The eurozone managed only modest economic growth in the first quarter of this year, with Germany’s performance, held back by the bitter winter, failing to kick-start a broader recovery in the 16-country region.

Eurozone gross domestic product expanded by just 0.2 per cent compared with the previous three months, Eurostat, the European Union’s statistical office said.

Germany surprised by also reporting a 0.2 per cent increase, in spite of fears that the exceptionally cold weather had stalled its economic recovery. Italy’s economy also fared better than expected, expanding by 0.5 per cent. But France and Spain reported increases of only 0.1 per cent – although that at least marked the end of Spain’s recession.

Greece’s economy contracted by 0.8 per cent – the same pace as at the end of 2009, suggesting its recession remained intense.

The data highlight how continental Europe’s largest economies continue to struggle in the aftermath of their worst downturn since the second world war, with prospects clouded by the crisis over public finances and dependent on robust growth elsewhere in the global economy. In contrast, the US reported a 0.8 per cent increase in first-quarter GDP.

“The eurozone is being left behind by the US, which is experiencing a strong V-shaped recovery,” said Nick Kounis, economist at Fortis Bank in Amsterdam. The US fiscal stimulus would be bigger this year than in 2009 but aggressive controls on public finances as a result of the crisis that started in Greece would hit eurozone growth, he said.

Germany’s economy, however, has a good chance of catching up the losses caused by the winter weather, and the latest data set the stage for a further rebound in the current quarter. Buoyant business optimism and surging exports have all provided evidence that growth in Europe’s largest economy has accelerated markedly in recent months.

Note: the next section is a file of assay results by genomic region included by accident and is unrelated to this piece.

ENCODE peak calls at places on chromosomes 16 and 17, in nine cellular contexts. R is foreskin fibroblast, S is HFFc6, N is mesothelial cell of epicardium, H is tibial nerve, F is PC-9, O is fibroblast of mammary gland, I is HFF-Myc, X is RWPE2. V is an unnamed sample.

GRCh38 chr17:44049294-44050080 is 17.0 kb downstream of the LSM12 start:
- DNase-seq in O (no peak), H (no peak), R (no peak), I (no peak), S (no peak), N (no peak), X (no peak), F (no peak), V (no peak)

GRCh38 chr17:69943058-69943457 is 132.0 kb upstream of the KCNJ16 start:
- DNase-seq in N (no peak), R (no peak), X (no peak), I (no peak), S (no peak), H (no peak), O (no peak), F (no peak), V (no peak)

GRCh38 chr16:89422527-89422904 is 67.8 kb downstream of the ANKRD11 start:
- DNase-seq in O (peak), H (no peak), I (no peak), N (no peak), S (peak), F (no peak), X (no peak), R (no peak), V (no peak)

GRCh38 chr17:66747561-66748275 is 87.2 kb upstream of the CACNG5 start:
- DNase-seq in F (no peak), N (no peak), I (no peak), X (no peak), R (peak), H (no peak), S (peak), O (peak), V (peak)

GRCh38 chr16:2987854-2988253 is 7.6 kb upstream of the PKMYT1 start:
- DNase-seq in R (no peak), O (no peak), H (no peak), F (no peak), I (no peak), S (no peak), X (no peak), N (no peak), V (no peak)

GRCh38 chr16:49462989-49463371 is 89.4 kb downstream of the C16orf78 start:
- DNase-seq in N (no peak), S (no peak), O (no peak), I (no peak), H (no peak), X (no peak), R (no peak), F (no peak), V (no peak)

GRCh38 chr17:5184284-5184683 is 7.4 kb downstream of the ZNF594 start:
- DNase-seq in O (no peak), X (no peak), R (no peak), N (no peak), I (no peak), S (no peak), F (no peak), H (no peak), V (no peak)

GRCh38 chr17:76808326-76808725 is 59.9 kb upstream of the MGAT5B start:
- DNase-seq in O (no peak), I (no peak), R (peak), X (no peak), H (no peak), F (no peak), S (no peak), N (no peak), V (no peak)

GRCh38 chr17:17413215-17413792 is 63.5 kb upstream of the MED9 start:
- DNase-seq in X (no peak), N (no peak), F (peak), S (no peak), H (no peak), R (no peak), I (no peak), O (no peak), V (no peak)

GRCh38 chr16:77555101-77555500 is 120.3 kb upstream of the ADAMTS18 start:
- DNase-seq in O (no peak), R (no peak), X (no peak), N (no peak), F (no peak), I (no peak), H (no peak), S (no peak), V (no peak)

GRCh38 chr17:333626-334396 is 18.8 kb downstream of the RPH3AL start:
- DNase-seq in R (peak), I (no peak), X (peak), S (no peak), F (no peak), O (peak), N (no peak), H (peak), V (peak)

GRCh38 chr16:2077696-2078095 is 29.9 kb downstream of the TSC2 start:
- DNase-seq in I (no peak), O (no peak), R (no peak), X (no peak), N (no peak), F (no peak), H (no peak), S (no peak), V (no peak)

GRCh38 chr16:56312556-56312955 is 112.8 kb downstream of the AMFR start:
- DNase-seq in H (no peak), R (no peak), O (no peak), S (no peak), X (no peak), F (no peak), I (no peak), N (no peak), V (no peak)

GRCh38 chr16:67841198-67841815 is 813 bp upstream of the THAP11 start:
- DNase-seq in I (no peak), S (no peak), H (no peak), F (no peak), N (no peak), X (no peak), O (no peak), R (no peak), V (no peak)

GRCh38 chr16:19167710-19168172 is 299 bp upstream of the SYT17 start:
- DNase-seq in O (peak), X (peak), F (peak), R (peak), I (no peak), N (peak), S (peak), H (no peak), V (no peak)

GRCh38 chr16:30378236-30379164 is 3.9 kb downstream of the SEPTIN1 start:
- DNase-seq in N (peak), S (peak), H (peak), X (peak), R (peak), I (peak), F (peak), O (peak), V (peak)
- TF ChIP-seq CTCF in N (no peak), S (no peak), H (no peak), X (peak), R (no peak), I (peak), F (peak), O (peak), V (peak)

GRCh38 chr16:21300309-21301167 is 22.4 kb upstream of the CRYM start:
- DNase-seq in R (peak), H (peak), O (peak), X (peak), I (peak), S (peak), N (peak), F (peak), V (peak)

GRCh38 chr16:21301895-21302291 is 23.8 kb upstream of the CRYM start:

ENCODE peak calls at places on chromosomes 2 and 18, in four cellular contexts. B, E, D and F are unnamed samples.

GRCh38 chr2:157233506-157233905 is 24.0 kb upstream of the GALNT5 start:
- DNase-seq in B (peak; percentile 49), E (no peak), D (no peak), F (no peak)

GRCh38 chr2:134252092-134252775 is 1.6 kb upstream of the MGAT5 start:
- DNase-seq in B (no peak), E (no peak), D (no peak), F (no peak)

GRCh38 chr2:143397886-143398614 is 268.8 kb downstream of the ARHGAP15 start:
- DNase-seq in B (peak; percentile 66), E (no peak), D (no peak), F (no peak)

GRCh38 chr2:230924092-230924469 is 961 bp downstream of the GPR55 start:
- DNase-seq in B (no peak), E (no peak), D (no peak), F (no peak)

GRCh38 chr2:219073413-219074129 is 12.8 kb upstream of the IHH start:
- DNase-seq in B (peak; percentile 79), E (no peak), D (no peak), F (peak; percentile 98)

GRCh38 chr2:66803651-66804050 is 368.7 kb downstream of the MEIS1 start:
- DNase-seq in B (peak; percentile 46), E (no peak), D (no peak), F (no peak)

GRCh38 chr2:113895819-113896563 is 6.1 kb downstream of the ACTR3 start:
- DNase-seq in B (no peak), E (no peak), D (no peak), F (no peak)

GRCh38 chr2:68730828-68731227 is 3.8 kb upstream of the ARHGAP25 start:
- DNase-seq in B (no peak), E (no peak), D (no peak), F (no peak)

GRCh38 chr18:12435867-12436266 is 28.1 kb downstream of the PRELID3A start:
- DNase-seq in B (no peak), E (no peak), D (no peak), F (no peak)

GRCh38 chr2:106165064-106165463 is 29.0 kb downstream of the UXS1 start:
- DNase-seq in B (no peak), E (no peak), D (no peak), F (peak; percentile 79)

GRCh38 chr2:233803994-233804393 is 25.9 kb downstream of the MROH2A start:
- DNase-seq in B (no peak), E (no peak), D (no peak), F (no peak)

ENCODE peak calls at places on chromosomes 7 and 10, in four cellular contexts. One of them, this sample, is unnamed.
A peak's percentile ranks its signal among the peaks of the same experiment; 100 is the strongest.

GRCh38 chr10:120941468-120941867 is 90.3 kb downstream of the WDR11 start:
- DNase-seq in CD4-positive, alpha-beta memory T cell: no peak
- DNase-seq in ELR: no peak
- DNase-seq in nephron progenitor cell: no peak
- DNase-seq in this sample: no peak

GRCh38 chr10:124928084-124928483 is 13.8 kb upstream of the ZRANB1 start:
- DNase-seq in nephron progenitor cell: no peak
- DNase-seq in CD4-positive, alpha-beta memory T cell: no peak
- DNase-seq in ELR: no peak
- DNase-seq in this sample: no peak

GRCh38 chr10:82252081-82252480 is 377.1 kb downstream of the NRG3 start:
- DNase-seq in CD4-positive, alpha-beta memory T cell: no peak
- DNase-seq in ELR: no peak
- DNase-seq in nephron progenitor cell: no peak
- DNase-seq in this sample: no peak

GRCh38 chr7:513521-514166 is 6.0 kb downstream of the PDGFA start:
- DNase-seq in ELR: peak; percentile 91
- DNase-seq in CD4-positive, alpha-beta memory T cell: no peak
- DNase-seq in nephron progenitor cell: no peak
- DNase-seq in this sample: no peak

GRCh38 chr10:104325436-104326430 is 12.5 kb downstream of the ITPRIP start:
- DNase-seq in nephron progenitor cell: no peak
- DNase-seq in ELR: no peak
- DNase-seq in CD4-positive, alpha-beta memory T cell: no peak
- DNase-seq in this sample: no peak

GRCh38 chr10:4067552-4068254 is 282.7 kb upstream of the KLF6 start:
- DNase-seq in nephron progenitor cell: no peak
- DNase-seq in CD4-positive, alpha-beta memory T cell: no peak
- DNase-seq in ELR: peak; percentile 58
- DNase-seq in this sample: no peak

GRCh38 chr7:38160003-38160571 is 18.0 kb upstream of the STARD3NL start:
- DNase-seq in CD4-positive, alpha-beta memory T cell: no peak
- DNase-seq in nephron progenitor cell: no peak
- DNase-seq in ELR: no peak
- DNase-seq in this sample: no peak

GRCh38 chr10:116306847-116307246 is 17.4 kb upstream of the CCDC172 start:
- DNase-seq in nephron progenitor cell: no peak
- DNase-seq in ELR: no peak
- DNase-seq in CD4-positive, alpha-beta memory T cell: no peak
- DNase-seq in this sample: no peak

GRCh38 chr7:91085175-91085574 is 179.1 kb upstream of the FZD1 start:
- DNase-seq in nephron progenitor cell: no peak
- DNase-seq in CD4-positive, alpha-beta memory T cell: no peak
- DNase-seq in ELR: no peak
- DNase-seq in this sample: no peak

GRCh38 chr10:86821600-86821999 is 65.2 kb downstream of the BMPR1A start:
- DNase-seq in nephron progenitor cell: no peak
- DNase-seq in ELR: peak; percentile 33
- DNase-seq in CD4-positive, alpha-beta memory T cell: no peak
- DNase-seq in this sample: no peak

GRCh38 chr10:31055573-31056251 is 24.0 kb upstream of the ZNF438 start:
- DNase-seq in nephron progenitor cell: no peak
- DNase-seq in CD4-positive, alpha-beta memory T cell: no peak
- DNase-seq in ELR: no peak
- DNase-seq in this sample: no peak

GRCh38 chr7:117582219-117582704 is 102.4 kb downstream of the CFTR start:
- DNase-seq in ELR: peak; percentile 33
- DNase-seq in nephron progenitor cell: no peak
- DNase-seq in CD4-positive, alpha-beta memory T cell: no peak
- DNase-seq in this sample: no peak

Germany’s revival will boost hopes that the eurozone recovery will not be thrown completely into reverse by the crisis over public finances – especially if the European Union’s €750bn emergency plan succeeds in stopping its spread into a much broader crisis

The weaker euro already appears to be benefiting eurozone exporters and the European Central Bank last week noted that “some strengthening [in growth] appears to be taking place during the spring”. Since early December, the euro has fallen by 10 per cent on a trade-weighted basis.

Eurostat gave no breakdown of the latest GDP figures, but Germany’s statistical office said exports and investment in machinery and equipment had made a positive contribution to the country’s growth rate. Construction, however, acted as a brake as building work was delayed by the weather.

Weak consumer spending also slowed German growth in the first quarter – and could fuel fresh complaints from other eurozone countries that Berlin is failing to do enough to stimulate domestic demand.

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